1 teaspoon baking soda
1/4 teaspoon baking powder
1/4 teaspoon salt
2 cups sugar
3/4 cup vegetable oil
3 eggs
1 teaspoon vanilla extract
1 1/2 cup grated zucchini
1 1/2 cup peeled and grated sweet potato
1 cup chopped walnuts
1/2 cup dried cranberries (optional)

Preheat oven to 350 degrees F.

Butter and flour a 9x5x3-inch loaf pan and set aside.

Sift the first 7 ingredients into a medium sized bowl. In a separate, large bowl, beat the sugar, oil, eggs and vanilla extract. Mix in the zucchini and sweet potato. Add the dry ingredients and stir just to combine. Fold in the nuts and cranberries and stir well.

Transfer batter to prepared pan. Bake until wooden pick inserted in center comes out clean, about 1 hour and 20 minutes. Cool bread in pan on a rack for 15 minutes. Loosen the edges of the bread with a butter knife and turn out on a rack to cool completely. Can be prepared 1 day in advance. Wrap in foil and keep at room temperature.

Variations: By Joy the Baker
-The nutmeg and the cloves are optional.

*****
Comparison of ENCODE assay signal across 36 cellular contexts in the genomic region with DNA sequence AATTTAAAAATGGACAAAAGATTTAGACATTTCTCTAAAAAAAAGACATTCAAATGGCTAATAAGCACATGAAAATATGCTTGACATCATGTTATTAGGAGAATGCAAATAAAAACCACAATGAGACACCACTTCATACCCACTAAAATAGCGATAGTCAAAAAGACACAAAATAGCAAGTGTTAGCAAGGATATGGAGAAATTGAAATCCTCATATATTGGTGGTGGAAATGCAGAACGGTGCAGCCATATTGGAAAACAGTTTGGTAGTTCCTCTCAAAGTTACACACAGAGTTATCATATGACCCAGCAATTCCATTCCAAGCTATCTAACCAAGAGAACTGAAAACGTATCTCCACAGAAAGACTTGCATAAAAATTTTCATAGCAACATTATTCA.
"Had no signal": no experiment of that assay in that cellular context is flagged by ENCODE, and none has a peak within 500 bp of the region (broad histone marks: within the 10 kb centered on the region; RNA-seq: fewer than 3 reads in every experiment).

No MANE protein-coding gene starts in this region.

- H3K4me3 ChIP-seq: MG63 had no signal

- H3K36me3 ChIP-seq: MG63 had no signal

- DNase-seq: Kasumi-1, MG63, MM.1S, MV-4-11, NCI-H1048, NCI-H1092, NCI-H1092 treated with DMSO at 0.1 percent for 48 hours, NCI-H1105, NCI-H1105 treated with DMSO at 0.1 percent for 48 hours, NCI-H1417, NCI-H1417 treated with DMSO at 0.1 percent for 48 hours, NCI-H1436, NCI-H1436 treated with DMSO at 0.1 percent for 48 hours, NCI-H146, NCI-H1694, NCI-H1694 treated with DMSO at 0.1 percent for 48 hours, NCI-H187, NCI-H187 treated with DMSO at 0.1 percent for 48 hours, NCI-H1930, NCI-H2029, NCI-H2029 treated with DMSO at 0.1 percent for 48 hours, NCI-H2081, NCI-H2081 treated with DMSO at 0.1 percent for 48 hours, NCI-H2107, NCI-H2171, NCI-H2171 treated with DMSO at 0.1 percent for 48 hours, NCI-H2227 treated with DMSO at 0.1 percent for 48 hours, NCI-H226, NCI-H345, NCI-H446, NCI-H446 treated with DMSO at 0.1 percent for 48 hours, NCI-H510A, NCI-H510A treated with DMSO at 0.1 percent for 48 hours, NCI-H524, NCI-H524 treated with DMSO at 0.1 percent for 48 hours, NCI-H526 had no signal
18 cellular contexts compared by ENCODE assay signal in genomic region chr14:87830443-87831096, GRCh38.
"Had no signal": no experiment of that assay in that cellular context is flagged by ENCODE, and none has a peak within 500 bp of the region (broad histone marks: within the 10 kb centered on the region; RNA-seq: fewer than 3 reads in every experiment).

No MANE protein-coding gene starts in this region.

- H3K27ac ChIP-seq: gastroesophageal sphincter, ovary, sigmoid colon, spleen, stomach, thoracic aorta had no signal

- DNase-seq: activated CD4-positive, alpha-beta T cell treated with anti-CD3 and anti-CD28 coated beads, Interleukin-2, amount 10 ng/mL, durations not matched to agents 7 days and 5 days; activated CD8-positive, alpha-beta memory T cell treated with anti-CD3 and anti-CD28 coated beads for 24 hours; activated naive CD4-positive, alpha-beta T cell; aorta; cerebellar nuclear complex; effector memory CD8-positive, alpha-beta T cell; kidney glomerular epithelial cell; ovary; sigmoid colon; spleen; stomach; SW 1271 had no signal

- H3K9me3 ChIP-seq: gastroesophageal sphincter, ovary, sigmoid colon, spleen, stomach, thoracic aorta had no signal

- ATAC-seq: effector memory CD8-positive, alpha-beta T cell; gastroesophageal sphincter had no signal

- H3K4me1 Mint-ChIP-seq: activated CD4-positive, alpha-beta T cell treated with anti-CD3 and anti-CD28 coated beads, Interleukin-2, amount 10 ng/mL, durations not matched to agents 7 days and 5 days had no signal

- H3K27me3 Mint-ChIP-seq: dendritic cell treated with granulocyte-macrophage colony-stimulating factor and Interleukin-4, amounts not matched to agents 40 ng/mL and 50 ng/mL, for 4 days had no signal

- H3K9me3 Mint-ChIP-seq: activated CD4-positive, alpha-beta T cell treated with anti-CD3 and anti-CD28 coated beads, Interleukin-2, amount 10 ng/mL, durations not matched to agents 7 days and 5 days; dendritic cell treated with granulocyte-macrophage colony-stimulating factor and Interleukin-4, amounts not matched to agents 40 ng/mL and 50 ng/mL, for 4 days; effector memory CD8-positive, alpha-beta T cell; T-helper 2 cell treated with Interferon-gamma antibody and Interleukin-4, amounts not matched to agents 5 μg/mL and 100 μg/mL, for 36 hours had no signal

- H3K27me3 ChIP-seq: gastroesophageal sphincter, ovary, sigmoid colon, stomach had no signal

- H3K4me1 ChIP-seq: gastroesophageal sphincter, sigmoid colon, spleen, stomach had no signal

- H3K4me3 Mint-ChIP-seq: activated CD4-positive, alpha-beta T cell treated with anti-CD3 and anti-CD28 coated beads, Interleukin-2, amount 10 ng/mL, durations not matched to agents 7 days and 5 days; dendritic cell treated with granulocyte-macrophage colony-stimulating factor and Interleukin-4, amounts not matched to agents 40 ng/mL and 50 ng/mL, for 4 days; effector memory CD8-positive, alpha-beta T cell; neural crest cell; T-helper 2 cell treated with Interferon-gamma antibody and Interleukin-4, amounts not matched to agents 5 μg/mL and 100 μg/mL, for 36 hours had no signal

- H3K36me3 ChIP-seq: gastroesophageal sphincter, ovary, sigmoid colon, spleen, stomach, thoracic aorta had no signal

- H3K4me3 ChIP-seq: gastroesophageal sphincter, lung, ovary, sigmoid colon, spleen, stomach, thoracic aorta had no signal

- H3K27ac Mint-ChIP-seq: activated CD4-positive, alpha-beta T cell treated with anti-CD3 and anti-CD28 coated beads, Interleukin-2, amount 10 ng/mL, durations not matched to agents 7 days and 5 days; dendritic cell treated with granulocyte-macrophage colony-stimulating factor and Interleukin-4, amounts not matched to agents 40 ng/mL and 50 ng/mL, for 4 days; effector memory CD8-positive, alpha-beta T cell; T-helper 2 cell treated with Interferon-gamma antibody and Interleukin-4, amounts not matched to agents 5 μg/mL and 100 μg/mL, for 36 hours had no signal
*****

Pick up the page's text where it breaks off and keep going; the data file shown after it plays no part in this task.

-For less fat use 1/2 cup oil and 1/4 cup apple sauce in place of the 3/4 cup oil.
-Use 1 cup granulated sugar and 1 cup brown sugar.
-Replace the 2 cups flour with 1 cup all-purpose and 1 cup whole wheat flour.

Zucchini Bread
This is a nice version of zucchini bread with less sugar and half the oil.
Classic Zucchini Bread
Source: Coconut Lime
2 cups shredded zucchini (about 2 and 1/2 medium sized)
3 cups flour
1 tsp baking soda
1/4 tsp baking powder
1 tsp cinnamon
3 eggs, room temperature, slightly beaten
1 1/2 cups sugar
1/2 cup oil
2 tsp vanilla

Preheat oven to 350 degrees.

Stir flour, baking soda, baking powder, and cinnamon in a large bowl.

Beat eggs separately and add sugar until fluffy. Fold egg mixture into dry ingredients. Add oil, shredded zucchini and vanilla. Mix thoroughly.
Divide batter into two greased loaf pans. Bake for 55-60 minutes or until toothpick comes out clean. Cool on rack, then remove from pan and continue cooling on rack.

For muffins, bake for about 15-20 minutes.

Variations:
-Add 4 tsp cinnamon for a spicier flavor.
-Add 1 cup chopped walnuts for crunch.
-Half the oil and replace the 1/4 cup with applesauce.

Apple Tart Cake Recipe

I was finally able to salvage enough apples to make this apple tart cake. Fruit does not last very long around here. You know the saying, “If you have not used it in a year then toss it?” I can’t remember the last time I […]